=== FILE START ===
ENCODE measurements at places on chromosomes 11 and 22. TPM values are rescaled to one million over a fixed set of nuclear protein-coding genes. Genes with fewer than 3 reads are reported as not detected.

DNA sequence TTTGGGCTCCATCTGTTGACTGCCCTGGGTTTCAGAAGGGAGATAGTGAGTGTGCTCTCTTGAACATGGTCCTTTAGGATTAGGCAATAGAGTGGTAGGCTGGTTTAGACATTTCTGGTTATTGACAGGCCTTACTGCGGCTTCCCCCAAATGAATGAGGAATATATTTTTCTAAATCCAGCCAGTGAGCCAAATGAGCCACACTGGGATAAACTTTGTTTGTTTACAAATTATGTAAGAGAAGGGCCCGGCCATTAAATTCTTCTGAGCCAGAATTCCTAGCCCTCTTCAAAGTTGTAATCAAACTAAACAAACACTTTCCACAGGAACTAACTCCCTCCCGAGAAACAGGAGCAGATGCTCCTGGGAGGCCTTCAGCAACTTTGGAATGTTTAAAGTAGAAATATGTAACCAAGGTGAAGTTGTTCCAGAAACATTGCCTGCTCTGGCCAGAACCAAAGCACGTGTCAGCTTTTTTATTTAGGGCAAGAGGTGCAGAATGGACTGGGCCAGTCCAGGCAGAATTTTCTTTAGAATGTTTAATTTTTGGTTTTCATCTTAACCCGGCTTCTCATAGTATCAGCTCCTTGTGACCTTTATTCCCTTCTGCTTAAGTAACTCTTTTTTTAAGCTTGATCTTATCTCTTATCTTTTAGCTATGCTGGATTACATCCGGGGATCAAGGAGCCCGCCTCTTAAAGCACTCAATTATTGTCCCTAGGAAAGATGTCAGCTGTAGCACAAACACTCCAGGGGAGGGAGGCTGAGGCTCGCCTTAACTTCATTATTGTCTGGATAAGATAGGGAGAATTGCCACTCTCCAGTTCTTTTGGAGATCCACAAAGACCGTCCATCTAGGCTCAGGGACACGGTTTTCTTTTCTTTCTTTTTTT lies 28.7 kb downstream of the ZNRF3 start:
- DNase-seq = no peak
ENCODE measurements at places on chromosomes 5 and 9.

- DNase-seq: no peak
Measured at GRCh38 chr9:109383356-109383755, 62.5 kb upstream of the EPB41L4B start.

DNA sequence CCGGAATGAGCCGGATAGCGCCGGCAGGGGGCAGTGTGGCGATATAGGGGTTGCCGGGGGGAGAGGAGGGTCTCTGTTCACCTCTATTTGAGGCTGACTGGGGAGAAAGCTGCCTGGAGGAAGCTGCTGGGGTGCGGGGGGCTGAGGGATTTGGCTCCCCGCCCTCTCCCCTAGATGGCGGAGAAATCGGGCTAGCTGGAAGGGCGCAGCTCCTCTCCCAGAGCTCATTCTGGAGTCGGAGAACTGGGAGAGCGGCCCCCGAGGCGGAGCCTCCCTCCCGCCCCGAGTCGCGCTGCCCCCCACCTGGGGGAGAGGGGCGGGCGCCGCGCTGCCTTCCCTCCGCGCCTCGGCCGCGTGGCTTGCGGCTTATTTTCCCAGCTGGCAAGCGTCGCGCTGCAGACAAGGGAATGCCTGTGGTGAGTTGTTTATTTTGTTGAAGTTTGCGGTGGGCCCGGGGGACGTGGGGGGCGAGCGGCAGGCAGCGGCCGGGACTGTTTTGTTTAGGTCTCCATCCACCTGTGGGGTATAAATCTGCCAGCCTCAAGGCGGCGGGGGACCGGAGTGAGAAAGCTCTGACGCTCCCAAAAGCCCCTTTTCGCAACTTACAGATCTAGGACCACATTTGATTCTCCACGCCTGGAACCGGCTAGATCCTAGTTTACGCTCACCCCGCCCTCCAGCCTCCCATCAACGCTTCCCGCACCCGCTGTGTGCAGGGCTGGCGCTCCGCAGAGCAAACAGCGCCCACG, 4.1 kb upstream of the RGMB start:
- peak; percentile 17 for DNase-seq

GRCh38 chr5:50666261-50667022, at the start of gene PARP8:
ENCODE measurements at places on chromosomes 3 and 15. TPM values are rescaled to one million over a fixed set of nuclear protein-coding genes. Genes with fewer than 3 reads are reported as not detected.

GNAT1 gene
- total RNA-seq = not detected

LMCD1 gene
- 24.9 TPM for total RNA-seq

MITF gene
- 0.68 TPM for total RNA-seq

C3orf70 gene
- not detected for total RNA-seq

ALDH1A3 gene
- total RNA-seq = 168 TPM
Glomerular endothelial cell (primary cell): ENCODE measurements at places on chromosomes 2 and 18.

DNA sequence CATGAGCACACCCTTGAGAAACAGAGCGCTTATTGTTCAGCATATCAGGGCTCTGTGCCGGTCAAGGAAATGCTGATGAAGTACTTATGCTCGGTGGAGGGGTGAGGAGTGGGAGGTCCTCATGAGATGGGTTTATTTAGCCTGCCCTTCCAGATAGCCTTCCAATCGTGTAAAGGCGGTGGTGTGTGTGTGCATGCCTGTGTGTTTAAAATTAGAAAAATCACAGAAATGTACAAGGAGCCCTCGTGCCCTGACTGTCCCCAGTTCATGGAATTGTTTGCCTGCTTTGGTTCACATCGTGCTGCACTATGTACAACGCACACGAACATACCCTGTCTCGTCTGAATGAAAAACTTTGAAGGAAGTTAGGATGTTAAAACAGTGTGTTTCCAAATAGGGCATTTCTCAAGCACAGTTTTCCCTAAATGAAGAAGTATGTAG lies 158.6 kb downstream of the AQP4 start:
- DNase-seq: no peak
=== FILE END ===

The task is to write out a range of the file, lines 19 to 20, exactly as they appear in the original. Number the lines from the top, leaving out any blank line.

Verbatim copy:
ALDH1A3 gene
- total RNA-seq = 168 TPM